Ethics Opinion 1229
Topic: Lawyer’s Rights and Duties after Death of a Client
Digest: A lawyer may not settle a claim for a client after the client has died absent authorization from a duly qualified representative of the decedent.
Rules: 1.2(a), 1.16(d)
1. The inquirer is a New York lawyer who practices personal injury law in New York. Some years ago, a client retained the inquirer on a contingency-fee basis to pursue a claim arising out of a vehicular accident. With the client’s approval, the inquirer opted not to commence an action but instead to engage in negotiations directly with the alleged tortfeasor’s insurer to achieve an out-of-court resolution of the dispute. The inquirer characterizes the client’s claim as weak, an assessment apparently shared by the insurer, whose initial very modest settlement offers the client rejected.
2. More recently, the inquirer negotiated a somewhat higher albeit still modest settlement sum from the insurer, which the inquirer considers both fair and the maximum the insurer is likely to tender. In seeking to obtain the client’s approval of the deal, the inquirer learned, for the first time, that the client had passed away from causes unrelated to the accident animating the claim, and that the client had died before the lawyer received the most recent settlement offer. The inquirer notified the insurer of the client’s demise. At the time of this notice, the insurer had already forwarded a release to the inquirer for the client’s signature with the amount of consideration set forth in the release. Upon learning of the client’s death, the insurer did not rescind the offer; according to the inquirer, the insurer said that the coronavirus pandemic has occasioned other similar circumstances. Nevertheless, no binding commitment exists that the insurer will pay the offered amount, and no money has yet been exchanged.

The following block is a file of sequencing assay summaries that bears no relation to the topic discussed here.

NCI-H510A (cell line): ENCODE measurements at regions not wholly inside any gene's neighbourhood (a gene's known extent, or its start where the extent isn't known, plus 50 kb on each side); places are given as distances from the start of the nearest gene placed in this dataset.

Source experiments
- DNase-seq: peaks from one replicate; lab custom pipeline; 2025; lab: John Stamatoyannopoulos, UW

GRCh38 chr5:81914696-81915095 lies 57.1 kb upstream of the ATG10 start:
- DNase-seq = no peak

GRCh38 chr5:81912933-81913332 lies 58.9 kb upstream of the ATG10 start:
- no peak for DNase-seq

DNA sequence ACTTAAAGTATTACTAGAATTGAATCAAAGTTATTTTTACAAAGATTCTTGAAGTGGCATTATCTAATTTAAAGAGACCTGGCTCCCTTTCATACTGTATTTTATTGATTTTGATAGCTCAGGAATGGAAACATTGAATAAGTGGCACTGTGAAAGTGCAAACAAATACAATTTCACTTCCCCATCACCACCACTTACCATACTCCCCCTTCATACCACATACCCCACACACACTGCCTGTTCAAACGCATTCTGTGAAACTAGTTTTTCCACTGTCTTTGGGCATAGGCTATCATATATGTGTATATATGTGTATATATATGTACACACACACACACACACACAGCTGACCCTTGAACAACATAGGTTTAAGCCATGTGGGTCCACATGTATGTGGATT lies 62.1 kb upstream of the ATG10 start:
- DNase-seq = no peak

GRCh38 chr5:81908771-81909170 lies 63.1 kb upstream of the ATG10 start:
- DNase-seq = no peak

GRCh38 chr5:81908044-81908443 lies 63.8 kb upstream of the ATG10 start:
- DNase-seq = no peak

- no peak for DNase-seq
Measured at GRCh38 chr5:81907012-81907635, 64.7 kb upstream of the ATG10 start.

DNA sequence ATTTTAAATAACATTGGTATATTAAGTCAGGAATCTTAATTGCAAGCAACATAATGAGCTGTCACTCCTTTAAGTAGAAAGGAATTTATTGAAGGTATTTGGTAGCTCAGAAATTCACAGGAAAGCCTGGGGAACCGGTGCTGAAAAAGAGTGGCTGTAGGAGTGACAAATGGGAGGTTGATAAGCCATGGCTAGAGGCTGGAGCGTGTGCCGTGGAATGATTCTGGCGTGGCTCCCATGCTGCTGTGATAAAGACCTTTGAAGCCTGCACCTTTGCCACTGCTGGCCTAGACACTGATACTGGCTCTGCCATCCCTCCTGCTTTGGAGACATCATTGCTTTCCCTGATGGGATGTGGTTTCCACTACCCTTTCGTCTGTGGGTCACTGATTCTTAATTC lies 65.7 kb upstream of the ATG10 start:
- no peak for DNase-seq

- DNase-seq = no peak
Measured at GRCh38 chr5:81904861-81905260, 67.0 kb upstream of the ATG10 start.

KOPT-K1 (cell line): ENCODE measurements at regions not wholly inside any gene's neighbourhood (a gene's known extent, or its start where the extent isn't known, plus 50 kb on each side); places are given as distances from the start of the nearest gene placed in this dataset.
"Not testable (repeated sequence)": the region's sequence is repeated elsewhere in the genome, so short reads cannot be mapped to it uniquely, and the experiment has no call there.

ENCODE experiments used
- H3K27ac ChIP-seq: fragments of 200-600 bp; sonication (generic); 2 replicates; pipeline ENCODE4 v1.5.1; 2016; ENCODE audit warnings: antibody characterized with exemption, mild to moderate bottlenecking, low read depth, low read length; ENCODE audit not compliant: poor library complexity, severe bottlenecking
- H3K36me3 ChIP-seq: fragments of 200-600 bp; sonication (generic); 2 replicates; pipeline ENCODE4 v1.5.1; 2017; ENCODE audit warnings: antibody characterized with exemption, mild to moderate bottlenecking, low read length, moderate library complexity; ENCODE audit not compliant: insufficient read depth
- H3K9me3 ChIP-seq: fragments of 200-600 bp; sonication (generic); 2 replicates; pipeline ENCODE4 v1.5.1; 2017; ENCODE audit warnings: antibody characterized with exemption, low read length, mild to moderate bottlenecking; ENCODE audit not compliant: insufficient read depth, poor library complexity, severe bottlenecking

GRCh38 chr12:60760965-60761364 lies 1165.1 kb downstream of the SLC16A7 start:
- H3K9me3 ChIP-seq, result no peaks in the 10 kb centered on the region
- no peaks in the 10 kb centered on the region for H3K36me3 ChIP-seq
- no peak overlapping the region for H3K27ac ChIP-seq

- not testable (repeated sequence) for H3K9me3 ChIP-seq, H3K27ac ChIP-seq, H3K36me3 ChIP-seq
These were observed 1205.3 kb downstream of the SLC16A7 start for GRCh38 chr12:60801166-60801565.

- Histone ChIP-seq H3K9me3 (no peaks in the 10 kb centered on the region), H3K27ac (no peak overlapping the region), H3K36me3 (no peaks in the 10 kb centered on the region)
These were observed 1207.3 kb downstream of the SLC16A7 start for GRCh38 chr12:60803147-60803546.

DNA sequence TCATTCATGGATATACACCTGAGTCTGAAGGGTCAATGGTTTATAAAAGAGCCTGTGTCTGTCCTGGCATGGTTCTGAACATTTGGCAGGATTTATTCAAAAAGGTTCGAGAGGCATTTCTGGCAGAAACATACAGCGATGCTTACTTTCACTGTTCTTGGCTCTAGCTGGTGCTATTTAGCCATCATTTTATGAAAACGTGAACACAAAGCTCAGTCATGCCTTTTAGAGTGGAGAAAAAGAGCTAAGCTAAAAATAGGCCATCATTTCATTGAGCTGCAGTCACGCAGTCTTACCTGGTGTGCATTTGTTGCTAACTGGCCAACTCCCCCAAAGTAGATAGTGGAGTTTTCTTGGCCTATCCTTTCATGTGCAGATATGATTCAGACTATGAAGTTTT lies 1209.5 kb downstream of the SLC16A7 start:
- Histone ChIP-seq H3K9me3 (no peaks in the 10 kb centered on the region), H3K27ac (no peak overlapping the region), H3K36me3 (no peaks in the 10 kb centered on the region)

3. As far as the inquirer has been able to ascertain, the client died intestate and with little if any assets. The inquirer retained an investigator in an effort to locate the client. This effort resulted in the discovery of a companion who confirmed both the client’s death and the client’s lack of meaningful assets. Neither the late client’s companion nor the lawyer’s investigator have been able to produce a death certificate, which the inquirer sought as a prerequisite for a possible petition to the Surrogate’s Court. To the best of the inquirer’s knowledge, no probate or like proceedings have been started to dispose of the deceased client’s assets.
4. The inquirer holds a power of attorney authorizing the lawyer “to execute documents necessary for the prosecution of the [client’s] legal affairs,” including such documents as “pleadings,” “releases,” and “settlement drafts,” but this authorization requires that the client be notified “in advance of each such document that is being executed on [the client’s] behalf and consent orally to the execution of said documents.”